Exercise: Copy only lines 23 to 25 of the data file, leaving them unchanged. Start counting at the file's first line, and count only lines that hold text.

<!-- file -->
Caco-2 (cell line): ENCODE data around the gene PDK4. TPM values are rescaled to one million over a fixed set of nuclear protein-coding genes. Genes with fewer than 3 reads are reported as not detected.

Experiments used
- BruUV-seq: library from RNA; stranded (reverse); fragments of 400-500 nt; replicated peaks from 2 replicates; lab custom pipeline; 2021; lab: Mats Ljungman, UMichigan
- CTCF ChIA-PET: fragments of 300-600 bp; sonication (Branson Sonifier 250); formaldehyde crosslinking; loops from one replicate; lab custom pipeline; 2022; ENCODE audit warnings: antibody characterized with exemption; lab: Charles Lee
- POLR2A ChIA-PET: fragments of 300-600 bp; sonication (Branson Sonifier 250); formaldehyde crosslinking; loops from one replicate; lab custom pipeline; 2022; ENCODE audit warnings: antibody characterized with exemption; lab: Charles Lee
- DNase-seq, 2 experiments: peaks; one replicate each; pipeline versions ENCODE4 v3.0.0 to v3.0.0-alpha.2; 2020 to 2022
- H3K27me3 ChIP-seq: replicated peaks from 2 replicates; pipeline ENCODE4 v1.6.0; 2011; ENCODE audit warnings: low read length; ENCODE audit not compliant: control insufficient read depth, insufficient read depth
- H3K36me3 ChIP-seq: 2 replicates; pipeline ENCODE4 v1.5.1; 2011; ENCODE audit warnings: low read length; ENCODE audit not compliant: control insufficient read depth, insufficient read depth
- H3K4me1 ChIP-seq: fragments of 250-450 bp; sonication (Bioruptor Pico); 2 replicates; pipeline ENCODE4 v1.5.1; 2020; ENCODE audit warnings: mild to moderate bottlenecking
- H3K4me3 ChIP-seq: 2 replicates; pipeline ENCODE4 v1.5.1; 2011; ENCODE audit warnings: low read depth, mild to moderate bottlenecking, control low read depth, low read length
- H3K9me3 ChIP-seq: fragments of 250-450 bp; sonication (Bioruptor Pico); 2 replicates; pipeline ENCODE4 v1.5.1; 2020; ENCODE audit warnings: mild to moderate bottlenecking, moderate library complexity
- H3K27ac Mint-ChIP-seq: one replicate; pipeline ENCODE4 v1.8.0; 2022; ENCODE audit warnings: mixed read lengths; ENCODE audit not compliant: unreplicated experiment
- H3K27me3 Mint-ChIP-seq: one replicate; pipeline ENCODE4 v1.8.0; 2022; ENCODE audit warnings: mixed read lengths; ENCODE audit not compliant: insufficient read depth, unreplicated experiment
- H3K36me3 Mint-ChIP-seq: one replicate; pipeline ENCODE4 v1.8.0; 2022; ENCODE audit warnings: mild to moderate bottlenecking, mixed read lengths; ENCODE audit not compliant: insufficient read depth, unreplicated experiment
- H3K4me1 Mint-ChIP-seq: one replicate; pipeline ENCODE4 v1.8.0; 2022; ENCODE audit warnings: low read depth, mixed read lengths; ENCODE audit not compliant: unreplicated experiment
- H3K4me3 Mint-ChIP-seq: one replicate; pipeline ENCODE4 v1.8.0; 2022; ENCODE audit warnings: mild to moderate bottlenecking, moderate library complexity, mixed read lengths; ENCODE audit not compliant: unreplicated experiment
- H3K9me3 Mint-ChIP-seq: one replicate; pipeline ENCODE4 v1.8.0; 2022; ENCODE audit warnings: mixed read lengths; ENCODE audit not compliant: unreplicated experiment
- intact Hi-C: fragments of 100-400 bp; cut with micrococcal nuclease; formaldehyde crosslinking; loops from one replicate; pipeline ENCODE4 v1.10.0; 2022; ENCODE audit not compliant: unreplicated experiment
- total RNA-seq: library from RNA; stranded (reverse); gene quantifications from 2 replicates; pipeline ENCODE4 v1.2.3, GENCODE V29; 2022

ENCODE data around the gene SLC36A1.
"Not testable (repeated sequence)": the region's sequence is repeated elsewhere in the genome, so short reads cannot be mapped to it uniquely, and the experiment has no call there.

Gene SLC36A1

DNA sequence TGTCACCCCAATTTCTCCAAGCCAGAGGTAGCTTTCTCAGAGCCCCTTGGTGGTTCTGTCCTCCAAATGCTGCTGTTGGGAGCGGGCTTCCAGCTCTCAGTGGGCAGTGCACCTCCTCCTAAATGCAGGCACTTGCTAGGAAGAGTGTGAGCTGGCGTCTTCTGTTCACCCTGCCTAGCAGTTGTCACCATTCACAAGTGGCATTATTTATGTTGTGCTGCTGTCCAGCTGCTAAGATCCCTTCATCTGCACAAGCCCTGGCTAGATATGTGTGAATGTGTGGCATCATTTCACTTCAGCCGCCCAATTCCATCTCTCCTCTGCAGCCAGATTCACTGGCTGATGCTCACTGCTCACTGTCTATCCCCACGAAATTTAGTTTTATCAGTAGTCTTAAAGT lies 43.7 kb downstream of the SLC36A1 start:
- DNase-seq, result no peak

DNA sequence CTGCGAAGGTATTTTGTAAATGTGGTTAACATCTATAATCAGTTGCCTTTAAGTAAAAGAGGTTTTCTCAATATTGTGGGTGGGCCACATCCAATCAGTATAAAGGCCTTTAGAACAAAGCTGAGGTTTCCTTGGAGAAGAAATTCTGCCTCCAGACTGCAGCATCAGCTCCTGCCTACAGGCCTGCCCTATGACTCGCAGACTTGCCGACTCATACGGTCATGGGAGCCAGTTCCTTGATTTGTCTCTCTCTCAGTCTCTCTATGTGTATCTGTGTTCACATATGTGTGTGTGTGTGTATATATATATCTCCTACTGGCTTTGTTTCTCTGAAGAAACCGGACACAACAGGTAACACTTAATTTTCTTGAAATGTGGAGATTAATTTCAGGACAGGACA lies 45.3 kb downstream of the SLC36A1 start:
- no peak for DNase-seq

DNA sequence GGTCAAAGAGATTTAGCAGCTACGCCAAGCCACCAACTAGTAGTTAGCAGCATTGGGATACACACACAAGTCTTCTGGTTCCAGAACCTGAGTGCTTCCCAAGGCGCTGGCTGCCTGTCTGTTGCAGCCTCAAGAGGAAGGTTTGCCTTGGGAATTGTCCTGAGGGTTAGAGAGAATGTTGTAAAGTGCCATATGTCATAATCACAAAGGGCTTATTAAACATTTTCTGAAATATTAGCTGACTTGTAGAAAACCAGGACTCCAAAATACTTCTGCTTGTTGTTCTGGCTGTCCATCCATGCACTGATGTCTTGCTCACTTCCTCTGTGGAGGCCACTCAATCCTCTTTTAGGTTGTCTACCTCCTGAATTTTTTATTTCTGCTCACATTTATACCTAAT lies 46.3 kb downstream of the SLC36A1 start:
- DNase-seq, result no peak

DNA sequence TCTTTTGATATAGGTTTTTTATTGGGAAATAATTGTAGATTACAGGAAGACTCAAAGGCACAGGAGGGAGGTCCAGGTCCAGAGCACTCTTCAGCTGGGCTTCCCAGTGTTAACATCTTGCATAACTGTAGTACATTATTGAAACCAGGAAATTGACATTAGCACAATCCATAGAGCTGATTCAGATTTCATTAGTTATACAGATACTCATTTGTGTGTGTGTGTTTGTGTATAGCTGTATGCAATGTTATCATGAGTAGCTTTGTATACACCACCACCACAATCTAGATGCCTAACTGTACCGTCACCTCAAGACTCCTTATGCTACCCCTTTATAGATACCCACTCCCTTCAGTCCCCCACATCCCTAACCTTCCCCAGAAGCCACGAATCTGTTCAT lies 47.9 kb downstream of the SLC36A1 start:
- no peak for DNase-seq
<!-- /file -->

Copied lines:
DNA sequence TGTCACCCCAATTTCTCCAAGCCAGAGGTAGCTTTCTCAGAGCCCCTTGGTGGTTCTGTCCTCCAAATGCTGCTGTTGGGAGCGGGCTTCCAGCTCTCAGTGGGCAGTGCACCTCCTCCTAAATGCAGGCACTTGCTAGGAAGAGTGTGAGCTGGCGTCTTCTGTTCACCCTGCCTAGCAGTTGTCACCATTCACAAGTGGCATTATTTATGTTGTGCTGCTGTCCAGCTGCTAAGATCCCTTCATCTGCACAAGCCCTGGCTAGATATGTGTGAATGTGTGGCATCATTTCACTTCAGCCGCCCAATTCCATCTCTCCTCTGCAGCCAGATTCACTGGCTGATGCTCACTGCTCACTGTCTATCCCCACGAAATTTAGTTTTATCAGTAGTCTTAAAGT lies 43.7 kb downstream of the SLC36A1 start:
- DNase-seq, result no peak

DNA sequence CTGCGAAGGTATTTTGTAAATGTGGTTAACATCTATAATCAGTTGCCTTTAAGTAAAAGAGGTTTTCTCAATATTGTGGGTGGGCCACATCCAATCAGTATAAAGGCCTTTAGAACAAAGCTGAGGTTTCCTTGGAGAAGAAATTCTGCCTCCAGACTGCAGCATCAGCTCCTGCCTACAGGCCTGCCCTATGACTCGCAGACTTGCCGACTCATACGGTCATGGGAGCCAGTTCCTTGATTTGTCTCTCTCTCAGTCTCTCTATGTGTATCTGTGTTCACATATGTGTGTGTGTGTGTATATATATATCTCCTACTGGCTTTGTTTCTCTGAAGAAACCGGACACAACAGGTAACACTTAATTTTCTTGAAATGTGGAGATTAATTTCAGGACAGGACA lies 45.3 kb downstream of the SLC36A1 start: